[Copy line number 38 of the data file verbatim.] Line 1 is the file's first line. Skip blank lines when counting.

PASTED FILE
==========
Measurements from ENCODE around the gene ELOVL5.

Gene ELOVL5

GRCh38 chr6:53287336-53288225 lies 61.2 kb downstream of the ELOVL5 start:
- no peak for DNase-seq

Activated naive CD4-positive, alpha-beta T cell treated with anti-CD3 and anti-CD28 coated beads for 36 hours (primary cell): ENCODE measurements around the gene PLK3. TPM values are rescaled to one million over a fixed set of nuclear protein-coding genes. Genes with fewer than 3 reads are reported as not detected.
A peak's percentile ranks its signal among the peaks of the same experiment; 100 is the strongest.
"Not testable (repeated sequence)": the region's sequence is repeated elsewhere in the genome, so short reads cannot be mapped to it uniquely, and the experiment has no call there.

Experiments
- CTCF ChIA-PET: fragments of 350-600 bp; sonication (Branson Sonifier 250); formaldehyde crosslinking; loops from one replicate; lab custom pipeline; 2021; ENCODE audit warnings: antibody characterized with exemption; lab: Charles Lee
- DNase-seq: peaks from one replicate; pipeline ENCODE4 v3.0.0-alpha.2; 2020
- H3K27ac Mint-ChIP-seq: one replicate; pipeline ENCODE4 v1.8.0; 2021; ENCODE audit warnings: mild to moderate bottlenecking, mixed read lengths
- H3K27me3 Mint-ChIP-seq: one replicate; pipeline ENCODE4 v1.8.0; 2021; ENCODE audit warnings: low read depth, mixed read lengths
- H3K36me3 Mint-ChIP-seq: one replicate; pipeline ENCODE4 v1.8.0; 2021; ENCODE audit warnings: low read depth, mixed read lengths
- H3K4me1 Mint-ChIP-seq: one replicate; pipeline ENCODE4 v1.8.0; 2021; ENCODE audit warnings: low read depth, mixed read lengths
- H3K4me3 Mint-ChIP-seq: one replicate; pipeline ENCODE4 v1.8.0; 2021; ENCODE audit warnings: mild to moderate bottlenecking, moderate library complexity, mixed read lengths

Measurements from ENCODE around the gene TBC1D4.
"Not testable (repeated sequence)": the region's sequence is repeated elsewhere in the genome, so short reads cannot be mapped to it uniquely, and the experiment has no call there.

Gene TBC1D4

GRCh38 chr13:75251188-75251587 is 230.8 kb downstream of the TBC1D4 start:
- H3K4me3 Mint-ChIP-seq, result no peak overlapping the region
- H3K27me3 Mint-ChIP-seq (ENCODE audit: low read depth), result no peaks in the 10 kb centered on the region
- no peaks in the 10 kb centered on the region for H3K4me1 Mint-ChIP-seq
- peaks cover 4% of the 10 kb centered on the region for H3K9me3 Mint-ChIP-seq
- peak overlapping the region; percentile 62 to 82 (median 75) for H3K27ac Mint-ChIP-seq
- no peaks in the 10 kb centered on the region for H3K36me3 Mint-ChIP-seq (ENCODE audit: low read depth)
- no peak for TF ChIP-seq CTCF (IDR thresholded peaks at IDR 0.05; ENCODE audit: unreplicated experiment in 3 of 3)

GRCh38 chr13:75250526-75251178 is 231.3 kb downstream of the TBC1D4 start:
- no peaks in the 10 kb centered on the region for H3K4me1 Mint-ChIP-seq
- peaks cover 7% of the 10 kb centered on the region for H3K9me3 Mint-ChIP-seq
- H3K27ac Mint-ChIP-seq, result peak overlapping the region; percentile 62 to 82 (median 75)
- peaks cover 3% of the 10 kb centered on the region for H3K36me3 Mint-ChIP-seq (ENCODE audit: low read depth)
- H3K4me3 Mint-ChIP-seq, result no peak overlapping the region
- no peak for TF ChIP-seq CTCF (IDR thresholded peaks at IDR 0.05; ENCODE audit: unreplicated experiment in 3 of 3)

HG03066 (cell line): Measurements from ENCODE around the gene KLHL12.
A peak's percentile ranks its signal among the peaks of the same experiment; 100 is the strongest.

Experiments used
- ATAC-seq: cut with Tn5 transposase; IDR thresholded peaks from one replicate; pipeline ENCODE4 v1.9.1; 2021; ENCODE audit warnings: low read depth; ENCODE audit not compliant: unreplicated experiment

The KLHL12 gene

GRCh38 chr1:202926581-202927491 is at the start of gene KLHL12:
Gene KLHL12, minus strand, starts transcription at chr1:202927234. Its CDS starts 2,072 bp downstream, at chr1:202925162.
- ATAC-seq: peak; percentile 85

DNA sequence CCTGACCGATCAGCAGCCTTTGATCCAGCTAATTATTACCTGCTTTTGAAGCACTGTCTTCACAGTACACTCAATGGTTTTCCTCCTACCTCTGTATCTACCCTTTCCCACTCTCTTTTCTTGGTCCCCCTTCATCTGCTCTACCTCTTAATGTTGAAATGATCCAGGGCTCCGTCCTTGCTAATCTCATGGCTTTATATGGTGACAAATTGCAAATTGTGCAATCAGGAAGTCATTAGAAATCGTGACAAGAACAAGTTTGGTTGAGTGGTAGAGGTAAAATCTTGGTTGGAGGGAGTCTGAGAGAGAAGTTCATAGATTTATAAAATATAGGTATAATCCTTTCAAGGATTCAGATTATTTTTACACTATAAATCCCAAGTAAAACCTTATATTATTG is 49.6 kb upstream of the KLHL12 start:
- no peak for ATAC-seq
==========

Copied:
The KLHL12 gene